[Our “Goals” include:] Complete liberation of Palestine, and eradication of Zionist economic, political, military and cultural existence. … Establishing an independent democratic state with complete sovereignty on all Palestinian lands, and Jerusalem is its capital city[.]
(Bold in original, emphasis in bold-italics added.)

Sure, Fatah, like Arafat, makes the occasional feint at peace-making, or, to be more precise, at the “Peace Process,” invoking the biggest snow-job of all time — one that enriched Fatah leaders with piles of cash while “the Zionist economic, political, military and cultural existence” received the bulging body-count of a second Intifada.

But we oughtn’t be fooled: Fatah is still avowedly dedicated to the destruction of its neighbor (or, by Fatah’s lights, its trespasser) by any means necessary, including terrorizing, inducing outside political pressure on, and gradually out-breeding the Israelis. For the purpose, Fatah-controlled school systems and media continue without surcease to inculcate a virulently anti-Semitic martyrdom culture in the young. (See, e.g., this report from Palestinian Media Watch on the stunning curriculum through which Fatah, in the rhetoric of radical Islam, delegitimizes Israel and Jews.)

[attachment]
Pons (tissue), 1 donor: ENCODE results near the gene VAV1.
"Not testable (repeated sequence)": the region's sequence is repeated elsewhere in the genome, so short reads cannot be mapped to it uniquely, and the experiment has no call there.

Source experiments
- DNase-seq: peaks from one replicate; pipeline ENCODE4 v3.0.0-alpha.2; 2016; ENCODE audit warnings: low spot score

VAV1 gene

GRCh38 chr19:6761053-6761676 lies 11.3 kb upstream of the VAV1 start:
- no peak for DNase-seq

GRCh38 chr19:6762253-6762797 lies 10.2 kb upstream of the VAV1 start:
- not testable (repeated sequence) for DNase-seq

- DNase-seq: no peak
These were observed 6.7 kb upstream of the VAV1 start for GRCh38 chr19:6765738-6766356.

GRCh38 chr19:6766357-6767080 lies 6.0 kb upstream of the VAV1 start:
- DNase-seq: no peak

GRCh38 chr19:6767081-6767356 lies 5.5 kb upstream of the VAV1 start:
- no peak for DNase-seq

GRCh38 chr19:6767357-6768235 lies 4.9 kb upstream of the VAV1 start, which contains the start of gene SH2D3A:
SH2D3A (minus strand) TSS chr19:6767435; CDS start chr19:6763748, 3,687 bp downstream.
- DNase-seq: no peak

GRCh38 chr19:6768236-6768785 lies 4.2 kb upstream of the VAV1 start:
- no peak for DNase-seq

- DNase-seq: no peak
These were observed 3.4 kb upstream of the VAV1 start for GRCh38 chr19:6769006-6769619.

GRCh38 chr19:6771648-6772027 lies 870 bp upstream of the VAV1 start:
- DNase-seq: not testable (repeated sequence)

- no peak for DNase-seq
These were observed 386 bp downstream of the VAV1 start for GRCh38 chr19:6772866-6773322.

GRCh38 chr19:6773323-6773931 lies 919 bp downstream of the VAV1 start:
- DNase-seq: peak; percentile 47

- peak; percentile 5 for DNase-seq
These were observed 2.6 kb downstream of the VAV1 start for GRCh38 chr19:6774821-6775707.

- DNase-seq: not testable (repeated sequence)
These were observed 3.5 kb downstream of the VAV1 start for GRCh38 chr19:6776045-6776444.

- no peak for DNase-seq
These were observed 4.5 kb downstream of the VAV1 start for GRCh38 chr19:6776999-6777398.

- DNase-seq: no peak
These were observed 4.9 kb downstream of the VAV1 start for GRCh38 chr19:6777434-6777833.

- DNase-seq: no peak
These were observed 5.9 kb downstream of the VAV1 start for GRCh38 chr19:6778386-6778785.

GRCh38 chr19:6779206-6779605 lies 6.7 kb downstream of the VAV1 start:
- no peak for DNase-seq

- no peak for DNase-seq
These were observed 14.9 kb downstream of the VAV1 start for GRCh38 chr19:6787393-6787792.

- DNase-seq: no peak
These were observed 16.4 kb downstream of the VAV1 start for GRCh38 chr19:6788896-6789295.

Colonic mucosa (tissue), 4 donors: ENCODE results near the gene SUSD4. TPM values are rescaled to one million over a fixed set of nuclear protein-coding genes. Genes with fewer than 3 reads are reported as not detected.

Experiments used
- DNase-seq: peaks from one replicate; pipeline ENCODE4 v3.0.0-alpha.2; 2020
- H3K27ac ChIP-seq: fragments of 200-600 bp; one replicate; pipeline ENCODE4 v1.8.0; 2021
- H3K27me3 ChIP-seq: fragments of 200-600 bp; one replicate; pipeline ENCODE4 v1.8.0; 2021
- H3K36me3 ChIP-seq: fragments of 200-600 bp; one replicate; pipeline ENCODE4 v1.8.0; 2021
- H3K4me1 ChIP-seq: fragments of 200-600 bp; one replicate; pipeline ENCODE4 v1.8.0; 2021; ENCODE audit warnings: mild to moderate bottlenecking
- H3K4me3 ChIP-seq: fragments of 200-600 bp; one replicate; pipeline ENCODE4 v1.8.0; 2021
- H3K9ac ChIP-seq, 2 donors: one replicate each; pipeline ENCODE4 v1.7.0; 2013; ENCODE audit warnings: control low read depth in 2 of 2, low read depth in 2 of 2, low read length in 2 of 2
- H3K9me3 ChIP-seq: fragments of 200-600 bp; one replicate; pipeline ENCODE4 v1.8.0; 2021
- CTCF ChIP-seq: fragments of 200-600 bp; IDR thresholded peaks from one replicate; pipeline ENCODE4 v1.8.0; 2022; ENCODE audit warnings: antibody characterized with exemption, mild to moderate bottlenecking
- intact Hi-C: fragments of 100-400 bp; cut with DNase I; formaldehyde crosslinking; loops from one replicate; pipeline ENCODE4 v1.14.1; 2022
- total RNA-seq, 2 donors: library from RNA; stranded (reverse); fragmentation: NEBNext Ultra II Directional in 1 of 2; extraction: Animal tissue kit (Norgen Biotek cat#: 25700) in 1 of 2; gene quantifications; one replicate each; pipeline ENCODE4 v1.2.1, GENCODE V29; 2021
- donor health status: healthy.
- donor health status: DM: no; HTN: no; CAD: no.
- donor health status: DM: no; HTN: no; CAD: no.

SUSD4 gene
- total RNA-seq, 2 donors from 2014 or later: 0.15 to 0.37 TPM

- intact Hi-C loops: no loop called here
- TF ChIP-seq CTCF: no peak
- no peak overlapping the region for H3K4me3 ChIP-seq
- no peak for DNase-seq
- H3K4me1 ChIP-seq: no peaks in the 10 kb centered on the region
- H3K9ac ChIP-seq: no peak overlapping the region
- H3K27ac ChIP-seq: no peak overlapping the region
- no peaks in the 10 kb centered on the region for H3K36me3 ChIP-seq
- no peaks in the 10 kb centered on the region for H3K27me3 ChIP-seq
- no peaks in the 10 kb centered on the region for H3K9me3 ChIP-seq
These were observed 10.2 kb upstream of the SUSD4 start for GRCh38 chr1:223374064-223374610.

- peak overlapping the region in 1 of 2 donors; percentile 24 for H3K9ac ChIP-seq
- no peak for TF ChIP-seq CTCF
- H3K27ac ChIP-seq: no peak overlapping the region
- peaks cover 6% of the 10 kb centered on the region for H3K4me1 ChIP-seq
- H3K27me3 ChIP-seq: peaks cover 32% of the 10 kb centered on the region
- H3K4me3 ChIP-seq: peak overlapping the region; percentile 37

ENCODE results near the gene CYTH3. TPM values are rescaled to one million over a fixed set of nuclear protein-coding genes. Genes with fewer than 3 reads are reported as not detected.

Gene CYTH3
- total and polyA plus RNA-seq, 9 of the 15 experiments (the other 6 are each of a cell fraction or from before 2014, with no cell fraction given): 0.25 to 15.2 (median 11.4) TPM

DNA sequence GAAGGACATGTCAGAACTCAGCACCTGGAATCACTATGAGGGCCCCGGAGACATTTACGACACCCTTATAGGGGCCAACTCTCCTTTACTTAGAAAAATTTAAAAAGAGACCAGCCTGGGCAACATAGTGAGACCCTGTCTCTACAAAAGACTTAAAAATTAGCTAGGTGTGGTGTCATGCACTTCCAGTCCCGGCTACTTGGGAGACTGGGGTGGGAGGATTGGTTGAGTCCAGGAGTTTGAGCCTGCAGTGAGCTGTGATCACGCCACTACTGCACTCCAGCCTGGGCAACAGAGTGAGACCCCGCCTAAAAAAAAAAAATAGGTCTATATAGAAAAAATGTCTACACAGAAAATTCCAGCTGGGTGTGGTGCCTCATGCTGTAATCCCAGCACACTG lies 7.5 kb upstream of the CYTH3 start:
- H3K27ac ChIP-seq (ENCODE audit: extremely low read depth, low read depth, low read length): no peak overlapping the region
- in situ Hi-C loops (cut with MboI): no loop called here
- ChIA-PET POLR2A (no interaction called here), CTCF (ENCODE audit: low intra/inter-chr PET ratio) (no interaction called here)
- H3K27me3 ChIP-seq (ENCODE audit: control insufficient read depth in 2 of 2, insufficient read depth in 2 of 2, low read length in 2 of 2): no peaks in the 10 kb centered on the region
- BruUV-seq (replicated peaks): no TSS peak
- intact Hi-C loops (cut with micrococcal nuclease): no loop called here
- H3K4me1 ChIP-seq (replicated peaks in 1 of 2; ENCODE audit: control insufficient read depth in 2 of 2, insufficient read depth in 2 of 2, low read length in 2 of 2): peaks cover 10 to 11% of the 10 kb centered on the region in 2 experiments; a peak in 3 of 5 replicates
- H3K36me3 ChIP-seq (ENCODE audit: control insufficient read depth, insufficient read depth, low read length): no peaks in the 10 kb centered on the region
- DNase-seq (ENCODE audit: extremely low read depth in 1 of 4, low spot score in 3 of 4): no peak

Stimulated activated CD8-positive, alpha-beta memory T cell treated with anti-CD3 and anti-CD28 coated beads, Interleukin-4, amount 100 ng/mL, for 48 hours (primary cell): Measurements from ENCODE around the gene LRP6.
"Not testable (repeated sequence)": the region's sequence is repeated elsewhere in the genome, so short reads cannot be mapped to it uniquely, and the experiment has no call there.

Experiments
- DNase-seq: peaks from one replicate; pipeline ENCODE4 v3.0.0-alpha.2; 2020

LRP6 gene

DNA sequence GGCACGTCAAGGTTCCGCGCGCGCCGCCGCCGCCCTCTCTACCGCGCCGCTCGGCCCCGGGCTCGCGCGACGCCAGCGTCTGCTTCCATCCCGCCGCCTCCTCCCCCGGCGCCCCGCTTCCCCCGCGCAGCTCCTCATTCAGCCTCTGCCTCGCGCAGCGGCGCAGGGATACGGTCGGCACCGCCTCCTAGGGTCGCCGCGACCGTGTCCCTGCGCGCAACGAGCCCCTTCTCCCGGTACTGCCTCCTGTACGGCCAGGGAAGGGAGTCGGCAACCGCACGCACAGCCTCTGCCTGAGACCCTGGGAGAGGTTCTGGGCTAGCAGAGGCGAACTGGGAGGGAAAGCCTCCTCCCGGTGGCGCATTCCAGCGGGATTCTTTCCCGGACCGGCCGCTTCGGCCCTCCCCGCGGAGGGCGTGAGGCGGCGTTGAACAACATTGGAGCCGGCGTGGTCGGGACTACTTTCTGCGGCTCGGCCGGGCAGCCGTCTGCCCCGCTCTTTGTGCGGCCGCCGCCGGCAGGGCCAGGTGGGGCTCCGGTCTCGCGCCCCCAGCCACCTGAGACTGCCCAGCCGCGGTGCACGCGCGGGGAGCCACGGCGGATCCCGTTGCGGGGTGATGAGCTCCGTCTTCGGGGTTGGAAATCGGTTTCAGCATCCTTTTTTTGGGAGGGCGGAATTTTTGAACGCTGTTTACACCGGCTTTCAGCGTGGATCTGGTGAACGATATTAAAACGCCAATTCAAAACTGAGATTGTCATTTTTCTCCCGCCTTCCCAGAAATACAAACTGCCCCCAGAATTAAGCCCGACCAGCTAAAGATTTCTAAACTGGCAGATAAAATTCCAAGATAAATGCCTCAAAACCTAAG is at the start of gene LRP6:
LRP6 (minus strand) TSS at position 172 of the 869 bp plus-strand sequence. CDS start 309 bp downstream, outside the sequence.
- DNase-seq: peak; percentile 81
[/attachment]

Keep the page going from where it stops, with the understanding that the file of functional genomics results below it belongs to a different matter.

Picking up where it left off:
And, of course, Fatah maintains its own terrorist wing, the al-Aqsa Martyrs Brigades, in addition to maintaining close ties to the Palestinian Islamic Jihad terror organization — both of which are Iran-friendly, Hezbollah-friendly, and formally designated as foreign terrorist organizations by the United States.

These ties put the lie to the myth that Fatah is a moderate political movement that is secular in nature. Yes, Fatah is not a self-identified Muslim fundamentalist movement as Hamas is. But it demonstrates vibrant streaks of Islamic radicalism, as illustrated, for example, by its Brigades named for the al-Aqsa mosque in coveted Jerusalem, and the frequent admonitions on Fatah websites that prying that city from Zionist clutches is a religious obligation.

The terror ties also reveal the illogic of the Bush administration rationale (echoed in a recent National Review Online editorial, here) that Fatah, whatever its flaws, merits our support because its rival, Hamas, is in the pocket of Iran. There are divisions within Fatah, and it may be freely conceded that some of them, historically, have been anti-Iranian. But, on balance, Fatah’s ties to Iran are longstanding, and operational. It is no wonder that the al-Aqsa Brigades, beneficiaries of Iranian largesse, speak glowingly of Iranian President Mahmoud Ahmadinejad and his call to wipe Israel off the map.